You know you’re in Vermont when you get off the plane and the first thing you see is a sign offering college students a chance to spend a semester abroad in Cuba. You know you’re in New Hampshire when your rental car bottoms out in a pothole 400 yards past the state line. Compared with the designer Eden west of the Connecticut River, things are a little scrabbly here in the “Live Free or Die” state. Maybe it’s that no-state-income-tax that keeps the roads so crappy, but everywhere was the hand of man: stilled factories, giant malls, and all.
Much of the anti-Sanders rhetoric in Vermont comes from the left, often from old comrades dating to the pre-mayoral days who consider “Bernardo” a sellout. He’s been lambasted over his rapprochement with upstate gun owners and his relatively moderate commentary on Israeli-Palestinian relations (he’s for a two-state solution, but the topic only makes him groan). There was widespread criticism, even from people like Ben Cohen, over Sanders’s support for basing Lockheed’s F-35 jets at the Burlington airport. But that’s Vermont. New Hampshire is a place more in tune with the prevailing American norm.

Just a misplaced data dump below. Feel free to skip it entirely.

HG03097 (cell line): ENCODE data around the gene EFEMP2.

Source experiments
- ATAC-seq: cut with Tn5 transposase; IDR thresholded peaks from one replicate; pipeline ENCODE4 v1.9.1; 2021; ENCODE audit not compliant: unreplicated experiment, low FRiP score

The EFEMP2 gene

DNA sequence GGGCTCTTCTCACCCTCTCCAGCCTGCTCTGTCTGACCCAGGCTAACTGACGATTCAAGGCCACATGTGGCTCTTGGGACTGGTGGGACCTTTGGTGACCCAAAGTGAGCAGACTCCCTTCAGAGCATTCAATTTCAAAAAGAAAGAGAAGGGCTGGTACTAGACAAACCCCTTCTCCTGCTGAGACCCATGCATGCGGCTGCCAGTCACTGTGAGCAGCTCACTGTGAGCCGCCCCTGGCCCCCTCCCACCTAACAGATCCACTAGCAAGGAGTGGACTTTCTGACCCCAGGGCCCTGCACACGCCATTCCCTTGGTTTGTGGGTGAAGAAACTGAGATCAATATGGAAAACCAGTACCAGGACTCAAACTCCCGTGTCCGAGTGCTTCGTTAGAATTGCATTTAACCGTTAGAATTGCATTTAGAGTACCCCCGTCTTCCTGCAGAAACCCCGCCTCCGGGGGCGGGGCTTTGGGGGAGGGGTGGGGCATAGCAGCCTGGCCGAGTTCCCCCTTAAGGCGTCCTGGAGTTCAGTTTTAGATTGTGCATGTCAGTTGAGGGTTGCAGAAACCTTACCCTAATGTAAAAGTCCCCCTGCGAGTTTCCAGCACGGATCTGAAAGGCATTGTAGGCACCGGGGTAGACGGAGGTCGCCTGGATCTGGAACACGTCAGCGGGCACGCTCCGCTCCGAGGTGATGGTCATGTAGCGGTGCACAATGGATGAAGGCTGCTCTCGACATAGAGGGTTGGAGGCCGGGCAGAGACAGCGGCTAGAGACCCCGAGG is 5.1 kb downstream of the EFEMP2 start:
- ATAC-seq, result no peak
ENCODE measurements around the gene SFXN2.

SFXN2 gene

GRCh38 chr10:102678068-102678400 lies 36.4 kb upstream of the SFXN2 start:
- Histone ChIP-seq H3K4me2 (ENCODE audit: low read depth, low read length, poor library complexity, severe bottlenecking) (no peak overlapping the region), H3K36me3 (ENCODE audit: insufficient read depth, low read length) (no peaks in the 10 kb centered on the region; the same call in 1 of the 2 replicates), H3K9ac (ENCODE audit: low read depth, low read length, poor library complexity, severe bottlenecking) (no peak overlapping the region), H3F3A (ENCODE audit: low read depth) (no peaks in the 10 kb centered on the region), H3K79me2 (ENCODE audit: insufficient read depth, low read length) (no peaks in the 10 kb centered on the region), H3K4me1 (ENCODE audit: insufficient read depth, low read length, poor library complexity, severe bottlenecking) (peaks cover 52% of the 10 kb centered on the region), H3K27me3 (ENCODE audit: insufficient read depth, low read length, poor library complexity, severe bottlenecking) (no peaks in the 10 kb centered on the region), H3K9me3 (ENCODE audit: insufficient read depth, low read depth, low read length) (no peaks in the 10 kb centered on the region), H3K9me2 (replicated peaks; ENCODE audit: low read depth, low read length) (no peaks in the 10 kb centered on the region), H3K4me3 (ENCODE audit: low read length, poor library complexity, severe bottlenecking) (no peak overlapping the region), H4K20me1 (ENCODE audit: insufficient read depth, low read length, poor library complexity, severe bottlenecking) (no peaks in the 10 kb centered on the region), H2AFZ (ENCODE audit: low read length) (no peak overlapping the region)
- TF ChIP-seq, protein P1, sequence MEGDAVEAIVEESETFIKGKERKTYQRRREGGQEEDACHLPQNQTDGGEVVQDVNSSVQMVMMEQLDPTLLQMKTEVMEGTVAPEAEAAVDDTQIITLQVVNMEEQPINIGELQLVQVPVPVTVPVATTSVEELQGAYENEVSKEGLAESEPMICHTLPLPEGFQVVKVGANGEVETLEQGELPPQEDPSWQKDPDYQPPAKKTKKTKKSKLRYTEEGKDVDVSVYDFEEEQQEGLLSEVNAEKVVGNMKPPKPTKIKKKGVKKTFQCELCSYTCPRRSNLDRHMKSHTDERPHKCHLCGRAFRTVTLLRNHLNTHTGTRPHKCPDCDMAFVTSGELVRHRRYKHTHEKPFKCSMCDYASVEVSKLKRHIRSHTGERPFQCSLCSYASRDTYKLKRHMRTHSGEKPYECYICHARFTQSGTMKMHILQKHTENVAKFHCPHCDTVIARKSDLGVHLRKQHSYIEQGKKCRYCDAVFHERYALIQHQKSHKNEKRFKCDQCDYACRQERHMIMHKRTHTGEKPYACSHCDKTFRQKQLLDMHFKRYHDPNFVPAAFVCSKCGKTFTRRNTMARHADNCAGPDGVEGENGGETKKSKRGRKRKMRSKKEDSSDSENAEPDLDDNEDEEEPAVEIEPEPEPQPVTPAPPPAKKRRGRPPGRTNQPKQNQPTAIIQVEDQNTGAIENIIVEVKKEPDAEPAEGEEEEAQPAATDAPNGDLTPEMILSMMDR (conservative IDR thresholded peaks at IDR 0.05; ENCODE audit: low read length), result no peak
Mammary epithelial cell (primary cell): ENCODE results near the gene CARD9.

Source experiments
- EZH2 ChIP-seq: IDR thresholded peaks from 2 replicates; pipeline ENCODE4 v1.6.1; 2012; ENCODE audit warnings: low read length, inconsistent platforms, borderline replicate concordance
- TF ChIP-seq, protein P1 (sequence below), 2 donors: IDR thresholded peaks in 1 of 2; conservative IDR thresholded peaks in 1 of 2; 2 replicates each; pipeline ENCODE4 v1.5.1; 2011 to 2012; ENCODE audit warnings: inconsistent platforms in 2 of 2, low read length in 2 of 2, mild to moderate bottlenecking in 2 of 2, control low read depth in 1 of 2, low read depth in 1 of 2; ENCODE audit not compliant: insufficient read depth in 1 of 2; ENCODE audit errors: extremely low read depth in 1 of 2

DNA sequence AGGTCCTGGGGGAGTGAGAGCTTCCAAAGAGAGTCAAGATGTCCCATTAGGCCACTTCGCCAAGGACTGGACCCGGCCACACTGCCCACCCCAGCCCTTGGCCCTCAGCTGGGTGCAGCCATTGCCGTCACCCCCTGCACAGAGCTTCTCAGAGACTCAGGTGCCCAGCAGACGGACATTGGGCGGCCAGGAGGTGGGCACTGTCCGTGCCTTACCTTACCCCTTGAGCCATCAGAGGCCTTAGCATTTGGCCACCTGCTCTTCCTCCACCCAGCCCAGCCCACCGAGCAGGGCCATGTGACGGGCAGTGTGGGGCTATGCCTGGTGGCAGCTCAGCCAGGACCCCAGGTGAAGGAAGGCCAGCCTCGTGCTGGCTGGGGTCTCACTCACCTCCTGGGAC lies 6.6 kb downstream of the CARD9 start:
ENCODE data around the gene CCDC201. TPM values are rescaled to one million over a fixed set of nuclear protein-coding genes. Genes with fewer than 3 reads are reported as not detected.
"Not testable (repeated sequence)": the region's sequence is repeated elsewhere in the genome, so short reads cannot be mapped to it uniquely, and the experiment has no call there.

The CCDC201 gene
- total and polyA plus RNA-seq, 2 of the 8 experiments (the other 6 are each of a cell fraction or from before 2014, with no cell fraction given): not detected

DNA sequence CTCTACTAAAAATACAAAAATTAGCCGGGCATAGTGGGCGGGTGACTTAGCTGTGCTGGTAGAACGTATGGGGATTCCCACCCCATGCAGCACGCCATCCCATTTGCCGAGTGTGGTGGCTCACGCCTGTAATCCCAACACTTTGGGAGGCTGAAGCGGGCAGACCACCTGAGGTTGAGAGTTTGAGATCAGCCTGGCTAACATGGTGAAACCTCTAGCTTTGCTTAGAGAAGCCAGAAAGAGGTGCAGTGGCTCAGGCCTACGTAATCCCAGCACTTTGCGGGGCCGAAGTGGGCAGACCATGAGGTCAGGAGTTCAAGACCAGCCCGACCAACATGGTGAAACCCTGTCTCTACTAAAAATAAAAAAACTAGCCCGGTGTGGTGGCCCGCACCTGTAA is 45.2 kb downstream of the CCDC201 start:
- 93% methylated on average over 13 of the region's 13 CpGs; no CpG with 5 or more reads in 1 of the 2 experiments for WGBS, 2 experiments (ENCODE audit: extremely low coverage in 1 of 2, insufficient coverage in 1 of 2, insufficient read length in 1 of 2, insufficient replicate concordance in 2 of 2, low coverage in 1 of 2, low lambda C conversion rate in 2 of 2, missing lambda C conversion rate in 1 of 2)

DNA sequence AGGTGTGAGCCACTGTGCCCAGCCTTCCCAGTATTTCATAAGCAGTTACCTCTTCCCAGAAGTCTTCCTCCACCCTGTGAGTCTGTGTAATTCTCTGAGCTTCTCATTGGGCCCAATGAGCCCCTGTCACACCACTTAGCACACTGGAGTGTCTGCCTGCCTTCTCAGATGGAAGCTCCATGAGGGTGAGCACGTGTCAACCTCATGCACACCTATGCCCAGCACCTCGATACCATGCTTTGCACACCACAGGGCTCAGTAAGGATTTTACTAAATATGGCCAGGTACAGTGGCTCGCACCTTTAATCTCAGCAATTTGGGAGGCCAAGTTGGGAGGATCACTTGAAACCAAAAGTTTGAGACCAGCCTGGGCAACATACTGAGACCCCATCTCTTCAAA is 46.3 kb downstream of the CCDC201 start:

“Bernie Sanders for president? You frickin’ kidding me? He’s a commie. Is that even legal, a communist president?” says a man named Tom, sloshing back a margarita, watching Thursday-night football at Cactus Jack’s in Manchester, New Hampshire’s largest city and the home of the Union-Leader, the right-leaning newspaper (Hunter S. Thompson called it “America’s worst newspaper”) that plays a large role in the New Hampshire primary process.